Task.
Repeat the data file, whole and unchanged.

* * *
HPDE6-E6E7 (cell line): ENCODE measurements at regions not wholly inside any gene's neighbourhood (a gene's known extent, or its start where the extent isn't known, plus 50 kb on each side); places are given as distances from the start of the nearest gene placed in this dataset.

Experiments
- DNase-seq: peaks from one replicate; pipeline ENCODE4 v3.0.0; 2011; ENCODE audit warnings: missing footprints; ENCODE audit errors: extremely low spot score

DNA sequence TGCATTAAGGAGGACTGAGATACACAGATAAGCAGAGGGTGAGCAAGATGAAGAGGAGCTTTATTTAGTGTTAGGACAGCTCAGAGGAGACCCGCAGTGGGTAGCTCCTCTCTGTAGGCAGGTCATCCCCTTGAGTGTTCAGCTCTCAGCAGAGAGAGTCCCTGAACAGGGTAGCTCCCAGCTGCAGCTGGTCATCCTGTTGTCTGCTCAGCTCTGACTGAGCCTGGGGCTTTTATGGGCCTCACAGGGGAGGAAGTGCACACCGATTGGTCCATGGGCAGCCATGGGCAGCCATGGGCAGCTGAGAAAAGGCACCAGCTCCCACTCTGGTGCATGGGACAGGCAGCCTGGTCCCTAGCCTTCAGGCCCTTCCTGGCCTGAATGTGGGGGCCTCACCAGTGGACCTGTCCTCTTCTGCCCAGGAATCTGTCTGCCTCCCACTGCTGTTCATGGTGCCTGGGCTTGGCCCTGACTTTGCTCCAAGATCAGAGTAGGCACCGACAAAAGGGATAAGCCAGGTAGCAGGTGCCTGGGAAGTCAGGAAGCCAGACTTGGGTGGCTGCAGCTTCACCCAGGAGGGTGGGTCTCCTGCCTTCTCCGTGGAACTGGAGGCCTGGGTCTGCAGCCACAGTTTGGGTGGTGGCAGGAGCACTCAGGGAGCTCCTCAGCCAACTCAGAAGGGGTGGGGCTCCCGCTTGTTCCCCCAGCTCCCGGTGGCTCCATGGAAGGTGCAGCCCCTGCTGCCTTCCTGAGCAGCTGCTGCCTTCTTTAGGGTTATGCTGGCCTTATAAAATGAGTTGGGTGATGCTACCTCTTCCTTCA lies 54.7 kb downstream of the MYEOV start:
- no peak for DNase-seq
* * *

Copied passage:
HPDE6-E6E7 (cell line): ENCODE measurements at regions not wholly inside any gene's neighbourhood (a gene's known extent, or its start where the extent isn't known, plus 50 kb on each side); places are given as distances from the start of the nearest gene placed in this dataset.

Experiments
- DNase-seq: peaks from one replicate; pipeline ENCODE4 v3.0.0; 2011; ENCODE audit warnings: missing footprints; ENCODE audit errors: extremely low spot score

DNA sequence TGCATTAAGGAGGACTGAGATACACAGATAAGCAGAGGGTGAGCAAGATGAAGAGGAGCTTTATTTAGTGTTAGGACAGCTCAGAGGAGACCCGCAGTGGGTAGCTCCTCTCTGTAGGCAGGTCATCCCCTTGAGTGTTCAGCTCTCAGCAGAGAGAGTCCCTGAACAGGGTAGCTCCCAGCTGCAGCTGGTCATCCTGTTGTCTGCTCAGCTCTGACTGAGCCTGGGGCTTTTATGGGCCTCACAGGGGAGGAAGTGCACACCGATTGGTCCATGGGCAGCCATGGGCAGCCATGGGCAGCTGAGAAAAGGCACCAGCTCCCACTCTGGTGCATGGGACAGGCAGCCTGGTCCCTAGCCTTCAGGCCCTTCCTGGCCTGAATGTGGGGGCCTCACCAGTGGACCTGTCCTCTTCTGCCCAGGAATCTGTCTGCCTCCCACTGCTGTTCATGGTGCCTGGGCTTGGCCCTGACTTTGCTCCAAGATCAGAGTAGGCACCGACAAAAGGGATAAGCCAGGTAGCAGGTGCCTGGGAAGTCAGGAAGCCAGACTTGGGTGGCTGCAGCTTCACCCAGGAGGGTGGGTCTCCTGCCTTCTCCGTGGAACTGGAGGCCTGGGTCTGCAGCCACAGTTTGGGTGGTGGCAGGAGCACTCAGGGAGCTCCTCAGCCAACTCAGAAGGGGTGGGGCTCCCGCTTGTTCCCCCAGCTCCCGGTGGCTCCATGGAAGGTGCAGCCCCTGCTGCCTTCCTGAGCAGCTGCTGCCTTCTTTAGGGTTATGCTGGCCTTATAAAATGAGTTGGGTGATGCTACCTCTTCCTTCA lies 54.7 kb downstream of the MYEOV start:
- no peak for DNase-seq